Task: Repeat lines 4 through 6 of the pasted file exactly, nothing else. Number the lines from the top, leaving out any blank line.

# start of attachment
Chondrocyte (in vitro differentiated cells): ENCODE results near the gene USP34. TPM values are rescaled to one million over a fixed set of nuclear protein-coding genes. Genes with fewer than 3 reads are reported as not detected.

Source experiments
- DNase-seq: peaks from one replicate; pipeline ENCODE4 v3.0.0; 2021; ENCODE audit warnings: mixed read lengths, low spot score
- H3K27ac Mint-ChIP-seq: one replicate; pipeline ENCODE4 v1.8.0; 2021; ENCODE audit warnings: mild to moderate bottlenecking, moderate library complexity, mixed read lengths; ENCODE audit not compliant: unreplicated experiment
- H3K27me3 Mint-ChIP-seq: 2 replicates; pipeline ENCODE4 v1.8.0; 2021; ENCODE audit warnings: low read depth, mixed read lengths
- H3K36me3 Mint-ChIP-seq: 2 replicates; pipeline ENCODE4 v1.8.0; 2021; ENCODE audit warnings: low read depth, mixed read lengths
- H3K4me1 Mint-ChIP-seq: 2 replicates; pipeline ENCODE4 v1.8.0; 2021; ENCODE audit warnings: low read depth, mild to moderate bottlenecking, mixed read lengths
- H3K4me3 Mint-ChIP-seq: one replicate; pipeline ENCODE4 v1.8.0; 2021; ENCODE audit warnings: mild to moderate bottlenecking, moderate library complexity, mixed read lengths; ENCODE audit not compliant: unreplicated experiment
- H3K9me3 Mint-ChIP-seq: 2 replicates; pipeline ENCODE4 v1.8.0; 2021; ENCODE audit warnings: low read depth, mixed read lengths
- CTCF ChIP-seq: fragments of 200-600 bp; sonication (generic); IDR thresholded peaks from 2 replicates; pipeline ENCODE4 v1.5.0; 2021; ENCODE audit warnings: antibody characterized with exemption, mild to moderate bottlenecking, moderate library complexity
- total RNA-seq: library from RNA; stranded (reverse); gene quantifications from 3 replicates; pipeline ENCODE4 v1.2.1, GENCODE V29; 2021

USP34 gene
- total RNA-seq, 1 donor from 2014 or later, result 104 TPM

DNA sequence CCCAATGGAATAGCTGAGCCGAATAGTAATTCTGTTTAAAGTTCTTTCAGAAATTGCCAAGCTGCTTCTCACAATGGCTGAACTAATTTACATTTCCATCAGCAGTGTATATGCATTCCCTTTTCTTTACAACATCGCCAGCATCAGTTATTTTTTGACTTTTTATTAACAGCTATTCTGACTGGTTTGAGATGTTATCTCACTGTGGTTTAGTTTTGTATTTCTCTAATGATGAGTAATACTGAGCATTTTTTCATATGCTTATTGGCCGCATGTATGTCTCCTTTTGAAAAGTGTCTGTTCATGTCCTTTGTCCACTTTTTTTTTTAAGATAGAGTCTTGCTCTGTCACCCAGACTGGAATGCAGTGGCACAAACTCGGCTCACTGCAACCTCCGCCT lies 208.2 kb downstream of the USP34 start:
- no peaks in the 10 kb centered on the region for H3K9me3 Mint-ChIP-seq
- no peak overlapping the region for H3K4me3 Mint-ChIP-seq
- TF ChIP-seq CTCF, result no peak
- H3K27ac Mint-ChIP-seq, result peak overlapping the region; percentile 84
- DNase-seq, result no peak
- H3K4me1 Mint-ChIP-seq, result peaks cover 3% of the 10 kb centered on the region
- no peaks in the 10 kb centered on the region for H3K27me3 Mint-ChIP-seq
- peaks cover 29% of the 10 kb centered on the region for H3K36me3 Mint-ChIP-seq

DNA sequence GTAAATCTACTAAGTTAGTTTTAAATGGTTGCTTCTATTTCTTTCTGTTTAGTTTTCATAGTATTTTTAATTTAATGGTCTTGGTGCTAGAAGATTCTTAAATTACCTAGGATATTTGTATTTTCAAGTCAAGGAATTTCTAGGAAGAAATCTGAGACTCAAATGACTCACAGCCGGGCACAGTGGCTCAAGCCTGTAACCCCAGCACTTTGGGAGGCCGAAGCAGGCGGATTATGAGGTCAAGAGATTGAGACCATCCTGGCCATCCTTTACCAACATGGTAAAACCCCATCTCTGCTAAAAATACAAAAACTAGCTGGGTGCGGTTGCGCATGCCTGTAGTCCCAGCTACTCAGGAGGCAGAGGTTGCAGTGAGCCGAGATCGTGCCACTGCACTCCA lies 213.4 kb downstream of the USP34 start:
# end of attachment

- H3K27ac Mint-ChIP-seq: one replicate; pipeline ENCODE4 v1.8.0; 2021; ENCODE audit warnings: mild to moderate bottlenecking, moderate library complexity, mixed read lengths; ENCODE audit not compliant: unreplicated experiment
- H3K27me3 Mint-ChIP-seq: 2 replicates; pipeline ENCODE4 v1.8.0; 2021; ENCODE audit warnings: low read depth, mixed read lengths
- H3K36me3 Mint-ChIP-seq: 2 replicates; pipeline ENCODE4 v1.8.0; 2021; ENCODE audit warnings: low read depth, mixed read lengths